To John Franklin
Transcript: Vassar B. Carlton, Titusville, Florida (1955)
Philada. Sept. 27. 1750
I received yours of the 17th Inst. with the Plan of Halifax for which I thank you.9 Pray send me the Heads of Shirley and Pepperill with the Price.1 I received also yours per Mr. S. Cooper [?] who arived here last Night.2 We shall look over the Town Plan to morrow (Mr. Etter and I)3 and if I can think of any Thing that may be advantageous, shall advise. I have inserted your Paragraphs and shall write to Parker as you desire.4 As you hate Prolixity and all his Works you shall have none of em to read this Post from Your Loving Brother
9. It is impossible to identify which of several available maps John Franklin sent; it may even have been a manuscript. James Turner, Boston engraver, issued a map of Nova Scotia in 1750, based on that in Charlevoix’s Histoire et Description générale, embellished by an inset showing a plan of Halifax. John Carter Brown Lib., Annual Report, 1945–46, pp. 37–9. John Franklin’s letter has not been found.
1. Portraits of Gov. William Shirley and Sir William Pepperrell were engraved by Peter Pelham in Boston, 1747. David McN. Stauffer, American Engravers upon Copper and Steel (N.Y., 1907), II, 408, 409.
2. Rev. Samuel Cooper, minister of Brattle Square Church, Boston. See above, p. 69 n.
3. Peter Etter (1715–c.1786), stocking weaver of Braintree, Mass., founded with John Franklin, Joseph Crellius (see below, p. 77 n), and Norton Quincy a glass factory there, 1750, though it went into operation under other directors, 1752. Intending to establish a community of German artisans, the undertakers surveyed their land into lots, streets, and squares (with names like Berne, Hanover, Hague, Zurich, and Manheim). Probably it was a copy of this town plan BF promised to examine with Etter. Etter was active in local politics and friendly with John Adams, but he was a Tory during the Revolution and left Boston for Halifax with the British troops in March 1776. He named a son, born 1752, Franklin Germanus. William S. Pattee, A History of Old Braintree and Quincy (Quincy, Mass., 1878), pp. 379, 381, 474–8; E. Alfred Jones, The Loyalists of Massachusetts (London, 1930), pp. 133–4.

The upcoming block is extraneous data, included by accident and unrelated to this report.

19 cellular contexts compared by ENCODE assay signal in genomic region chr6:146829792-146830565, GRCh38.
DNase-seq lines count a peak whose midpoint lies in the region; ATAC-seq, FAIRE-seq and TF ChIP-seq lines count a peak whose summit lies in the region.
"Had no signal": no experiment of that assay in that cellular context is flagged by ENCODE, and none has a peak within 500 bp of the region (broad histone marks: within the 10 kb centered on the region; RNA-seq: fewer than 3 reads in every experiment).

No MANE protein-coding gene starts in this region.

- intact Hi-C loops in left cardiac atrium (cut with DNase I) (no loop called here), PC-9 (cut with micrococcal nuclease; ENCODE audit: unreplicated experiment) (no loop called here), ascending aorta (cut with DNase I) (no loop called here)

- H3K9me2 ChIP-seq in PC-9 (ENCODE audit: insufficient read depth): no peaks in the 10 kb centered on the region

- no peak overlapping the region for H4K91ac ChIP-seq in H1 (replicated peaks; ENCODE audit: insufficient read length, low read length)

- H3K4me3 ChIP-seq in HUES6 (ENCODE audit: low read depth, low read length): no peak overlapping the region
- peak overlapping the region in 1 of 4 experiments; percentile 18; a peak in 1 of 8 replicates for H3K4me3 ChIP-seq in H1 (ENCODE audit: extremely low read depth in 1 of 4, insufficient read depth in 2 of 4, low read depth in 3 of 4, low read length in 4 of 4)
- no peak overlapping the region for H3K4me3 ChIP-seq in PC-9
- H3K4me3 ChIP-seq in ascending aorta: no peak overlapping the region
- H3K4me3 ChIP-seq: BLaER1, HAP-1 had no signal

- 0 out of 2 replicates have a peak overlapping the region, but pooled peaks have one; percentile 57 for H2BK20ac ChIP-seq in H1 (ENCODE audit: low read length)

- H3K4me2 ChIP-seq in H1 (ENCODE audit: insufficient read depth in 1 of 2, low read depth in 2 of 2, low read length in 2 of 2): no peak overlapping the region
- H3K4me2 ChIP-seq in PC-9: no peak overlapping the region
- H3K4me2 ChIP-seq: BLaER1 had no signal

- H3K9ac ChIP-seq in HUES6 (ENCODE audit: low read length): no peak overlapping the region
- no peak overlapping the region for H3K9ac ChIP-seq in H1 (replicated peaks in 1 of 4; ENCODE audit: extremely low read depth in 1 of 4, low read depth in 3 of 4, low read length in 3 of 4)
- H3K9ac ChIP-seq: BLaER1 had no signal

4. This may be the letter of Sept. 17, 1750, from which an extract was printed in Pa. Gaz., Sept. 27, 1750. It reported that an English ship and a Massachusetts sloop, arriving in Boston from the eastward, brought information that no French vessels or encampments had been seen at Penobscot, that the Indians there remained firm in the English interest, and that therefore the Maine settlements were not likely to be molested. James Parker reprinted the paragraph in N.-Y. Gaz., Oct. 1, 1750.